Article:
Prior to commencing with public feedback, county attorney Jim Bryan gave an overview of the ordinance. His self-described intent was to help clarify some key areas of the ordinance.

Unfortunately, as speakers later pointed out, the attorney got some of the fundamental facts about the proposed ordinance wrong. For example, Bryan stated that if the ordinance passes, the definition of a special event in Owen County would be unchanged.

Contrary to Bryan’s statement, the definition of a special event is different between the current and proposed ordinances. The difference is small on paper, but huge in application of the ordinance. It is also one of the areas most concerning about the ordinance, as the first public speaker pointed out.

Bill Williams, Jr. was first to the podium out of the list of 26 approved speakers for the ‘public comment’ portion of the ordinance discussion. Williams expressed concerns about the ordinance’s broad authority over events that were on private property.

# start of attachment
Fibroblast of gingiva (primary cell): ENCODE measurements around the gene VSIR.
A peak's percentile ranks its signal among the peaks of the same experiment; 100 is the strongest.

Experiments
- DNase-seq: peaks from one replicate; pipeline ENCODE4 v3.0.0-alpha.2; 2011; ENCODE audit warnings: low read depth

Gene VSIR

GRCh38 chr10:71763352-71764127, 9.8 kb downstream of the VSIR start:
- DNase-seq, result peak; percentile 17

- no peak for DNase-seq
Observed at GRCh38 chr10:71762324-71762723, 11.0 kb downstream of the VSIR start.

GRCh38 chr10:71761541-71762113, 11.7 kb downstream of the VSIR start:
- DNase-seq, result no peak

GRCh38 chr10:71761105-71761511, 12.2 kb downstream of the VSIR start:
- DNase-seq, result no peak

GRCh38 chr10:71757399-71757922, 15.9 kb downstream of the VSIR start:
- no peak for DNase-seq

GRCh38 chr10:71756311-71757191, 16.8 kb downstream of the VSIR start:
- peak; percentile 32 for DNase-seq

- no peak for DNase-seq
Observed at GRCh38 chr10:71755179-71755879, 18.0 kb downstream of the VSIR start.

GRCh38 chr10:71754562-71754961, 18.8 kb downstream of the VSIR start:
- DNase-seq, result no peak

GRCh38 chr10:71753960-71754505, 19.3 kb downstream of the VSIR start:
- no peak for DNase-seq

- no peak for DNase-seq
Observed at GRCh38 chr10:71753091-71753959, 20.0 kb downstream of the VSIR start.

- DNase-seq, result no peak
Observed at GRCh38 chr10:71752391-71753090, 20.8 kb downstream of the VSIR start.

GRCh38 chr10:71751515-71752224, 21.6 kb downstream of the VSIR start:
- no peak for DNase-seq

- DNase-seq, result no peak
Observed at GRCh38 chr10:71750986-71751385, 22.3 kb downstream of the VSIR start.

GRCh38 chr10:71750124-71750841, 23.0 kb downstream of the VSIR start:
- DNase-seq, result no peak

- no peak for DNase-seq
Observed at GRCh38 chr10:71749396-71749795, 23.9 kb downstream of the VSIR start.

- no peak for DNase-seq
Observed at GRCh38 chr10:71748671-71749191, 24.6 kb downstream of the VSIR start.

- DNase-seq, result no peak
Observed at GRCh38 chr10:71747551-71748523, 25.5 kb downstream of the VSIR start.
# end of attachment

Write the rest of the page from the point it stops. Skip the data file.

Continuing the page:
Representatives from community organizations, some of whom organize special events or are otherwise impacted by the county’s special events, were the largest contingent of speakers speaking in opposition to the ordinance.

Ginger Kohr from the Owen County Library also expressed opposition to the proposed ordinance, in part due to its vague wording. She began her statement by first referring back to the opening comments by the County Attorney, Jim Bryan:

“The attorney’s words sound comforting,” Kohr told the audience, “but it’s the words in the ordinance that we have to live by.”


Melody Kinder-Carpenter, who spoke as a representative of the Rev 20 Christian Music Festival, shared similar concerns about how the ordinance had been worded.

“Some of the language is a little foggy so I’d suggest it be rewritten,” Kinder-Carpenter said.

She went on: “When we began the Rev 20 Festival, we believed in the tapestry & fabric of what our county stands for…”.

She spoke of several things that make Owen County special, including the Faith of many people who live here. She noted that the proposed ordinance would “drive disconnect and not join people together.”

“[This ordinance] doesn’t feel right in our house. This is not feeling like love to me at all.” Tears could be seen among several of members of the audience.


Niki Gessler was very direct in her comments to the Commissioners during Monday night’s meeting.

The lack of public input in the drafting of the ordinance was a theme throughout the evening, but was made most clear when Niki Gessler addressed the commissioners.

Gessler, who has been involved in several events in nearby Gosport, spoke without accompaniment of a microphone, yet everyone heard her statement loud and clear.